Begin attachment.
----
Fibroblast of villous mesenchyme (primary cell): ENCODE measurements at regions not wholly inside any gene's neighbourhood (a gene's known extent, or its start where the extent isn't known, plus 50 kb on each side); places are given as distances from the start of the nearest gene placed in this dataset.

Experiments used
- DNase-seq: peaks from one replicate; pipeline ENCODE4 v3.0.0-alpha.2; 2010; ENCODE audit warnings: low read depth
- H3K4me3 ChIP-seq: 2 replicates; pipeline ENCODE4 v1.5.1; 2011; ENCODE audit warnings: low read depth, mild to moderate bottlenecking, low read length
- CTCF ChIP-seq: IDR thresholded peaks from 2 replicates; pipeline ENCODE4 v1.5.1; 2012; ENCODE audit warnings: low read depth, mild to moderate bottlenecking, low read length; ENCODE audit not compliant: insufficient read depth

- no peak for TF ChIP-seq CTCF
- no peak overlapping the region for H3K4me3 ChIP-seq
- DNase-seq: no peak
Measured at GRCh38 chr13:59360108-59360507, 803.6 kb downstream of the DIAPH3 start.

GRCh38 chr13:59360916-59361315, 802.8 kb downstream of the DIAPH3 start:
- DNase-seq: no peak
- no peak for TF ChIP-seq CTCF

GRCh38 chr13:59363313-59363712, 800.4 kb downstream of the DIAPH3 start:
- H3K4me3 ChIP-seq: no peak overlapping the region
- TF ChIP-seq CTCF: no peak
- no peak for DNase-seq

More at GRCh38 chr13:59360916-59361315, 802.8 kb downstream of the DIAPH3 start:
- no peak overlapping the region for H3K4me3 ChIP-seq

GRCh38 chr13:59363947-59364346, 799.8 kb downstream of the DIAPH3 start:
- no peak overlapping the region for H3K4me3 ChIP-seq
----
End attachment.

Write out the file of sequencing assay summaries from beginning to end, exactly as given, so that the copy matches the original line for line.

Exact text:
Fibroblast of villous mesenchyme (primary cell): ENCODE measurements at regions not wholly inside any gene's neighbourhood (a gene's known extent, or its start where the extent isn't known, plus 50 kb on each side); places are given as distances from the start of the nearest gene placed in this dataset.

Experiments used
- DNase-seq: peaks from one replicate; pipeline ENCODE4 v3.0.0-alpha.2; 2010; ENCODE audit warnings: low read depth
- H3K4me3 ChIP-seq: 2 replicates; pipeline ENCODE4 v1.5.1; 2011; ENCODE audit warnings: low read depth, mild to moderate bottlenecking, low read length
- CTCF ChIP-seq: IDR thresholded peaks from 2 replicates; pipeline ENCODE4 v1.5.1; 2012; ENCODE audit warnings: low read depth, mild to moderate bottlenecking, low read length; ENCODE audit not compliant: insufficient read depth

- no peak for TF ChIP-seq CTCF
- no peak overlapping the region for H3K4me3 ChIP-seq
- DNase-seq: no peak
Measured at GRCh38 chr13:59360108-59360507, 803.6 kb downstream of the DIAPH3 start.

GRCh38 chr13:59360916-59361315, 802.8 kb downstream of the DIAPH3 start:
- DNase-seq: no peak
- no peak for TF ChIP-seq CTCF

GRCh38 chr13:59363313-59363712, 800.4 kb downstream of the DIAPH3 start:
- H3K4me3 ChIP-seq: no peak overlapping the region
- TF ChIP-seq CTCF: no peak
- no peak for DNase-seq

More at GRCh38 chr13:59360916-59361315, 802.8 kb downstream of the DIAPH3 start:
- no peak overlapping the region for H3K4me3 ChIP-seq

GRCh38 chr13:59363947-59364346, 799.8 kb downstream of the DIAPH3 start:
- no peak overlapping the region for H3K4me3 ChIP-seq